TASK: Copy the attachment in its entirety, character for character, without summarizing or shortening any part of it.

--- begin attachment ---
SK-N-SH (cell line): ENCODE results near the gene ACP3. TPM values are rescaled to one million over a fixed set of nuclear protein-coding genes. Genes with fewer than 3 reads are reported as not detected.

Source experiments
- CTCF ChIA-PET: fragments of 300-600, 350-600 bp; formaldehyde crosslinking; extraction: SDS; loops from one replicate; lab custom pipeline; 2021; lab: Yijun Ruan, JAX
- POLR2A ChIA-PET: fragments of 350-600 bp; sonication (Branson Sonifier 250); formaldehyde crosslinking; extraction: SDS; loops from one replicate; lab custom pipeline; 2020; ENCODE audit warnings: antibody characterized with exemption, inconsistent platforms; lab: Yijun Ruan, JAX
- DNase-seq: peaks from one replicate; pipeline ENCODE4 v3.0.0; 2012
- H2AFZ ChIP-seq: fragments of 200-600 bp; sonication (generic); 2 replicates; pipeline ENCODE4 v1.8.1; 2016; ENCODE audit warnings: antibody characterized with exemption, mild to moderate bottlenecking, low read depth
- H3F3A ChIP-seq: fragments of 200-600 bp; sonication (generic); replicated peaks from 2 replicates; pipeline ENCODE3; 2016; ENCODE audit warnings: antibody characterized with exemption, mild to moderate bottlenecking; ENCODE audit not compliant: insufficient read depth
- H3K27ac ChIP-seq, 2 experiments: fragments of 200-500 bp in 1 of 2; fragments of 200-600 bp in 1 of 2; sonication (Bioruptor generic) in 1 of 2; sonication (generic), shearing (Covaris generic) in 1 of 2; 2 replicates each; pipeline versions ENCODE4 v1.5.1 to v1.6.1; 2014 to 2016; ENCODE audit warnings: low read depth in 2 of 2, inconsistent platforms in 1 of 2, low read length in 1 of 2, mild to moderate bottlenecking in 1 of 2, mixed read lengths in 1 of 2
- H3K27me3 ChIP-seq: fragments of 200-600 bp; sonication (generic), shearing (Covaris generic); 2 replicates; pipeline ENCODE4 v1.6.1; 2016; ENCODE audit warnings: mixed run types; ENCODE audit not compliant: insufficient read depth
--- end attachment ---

SK-N-SH (cell line): ENCODE results near the gene ACP3. TPM values are rescaled to one million over a fixed set of nuclear protein-coding genes. Genes with fewer than 3 reads are reported as not detected.

Source experiments
- CTCF ChIA-PET: fragments of 300-600, 350-600 bp; formaldehyde crosslinking; extraction: SDS; loops from one replicate; lab custom pipeline; 2021; lab: Yijun Ruan, JAX
- POLR2A ChIA-PET: fragments of 350-600 bp; sonication (Branson Sonifier 250); formaldehyde crosslinking; extraction: SDS; loops from one replicate; lab custom pipeline; 2020; ENCODE audit warnings: antibody characterized with exemption, inconsistent platforms; lab: Yijun Ruan, JAX
- DNase-seq: peaks from one replicate; pipeline ENCODE4 v3.0.0; 2012
- H2AFZ ChIP-seq: fragments of 200-600 bp; sonication (generic); 2 replicates; pipeline ENCODE4 v1.8.1; 2016; ENCODE audit warnings: antibody characterized with exemption, mild to moderate bottlenecking, low read depth
- H3F3A ChIP-seq: fragments of 200-600 bp; sonication (generic); replicated peaks from 2 replicates; pipeline ENCODE3; 2016; ENCODE audit warnings: antibody characterized with exemption, mild to moderate bottlenecking; ENCODE audit not compliant: insufficient read depth
- H3K27ac ChIP-seq, 2 experiments: fragments of 200-500 bp in 1 of 2; fragments of 200-600 bp in 1 of 2; sonication (Bioruptor generic) in 1 of 2; sonication (generic), shearing (Covaris generic) in 1 of 2; 2 replicates each; pipeline versions ENCODE4 v1.5.1 to v1.6.1; 2014 to 2016; ENCODE audit warnings: low read depth in 2 of 2, inconsistent platforms in 1 of 2, low read length in 1 of 2, mild to moderate bottlenecking in 1 of 2, mixed read lengths in 1 of 2
- H3K27me3 ChIP-seq: fragments of 200-600 bp; sonication (generic), shearing (Covaris generic); 2 replicates; pipeline ENCODE4 v1.6.1; 2016; ENCODE audit warnings: mixed run types; ENCODE audit not compliant: insufficient read depth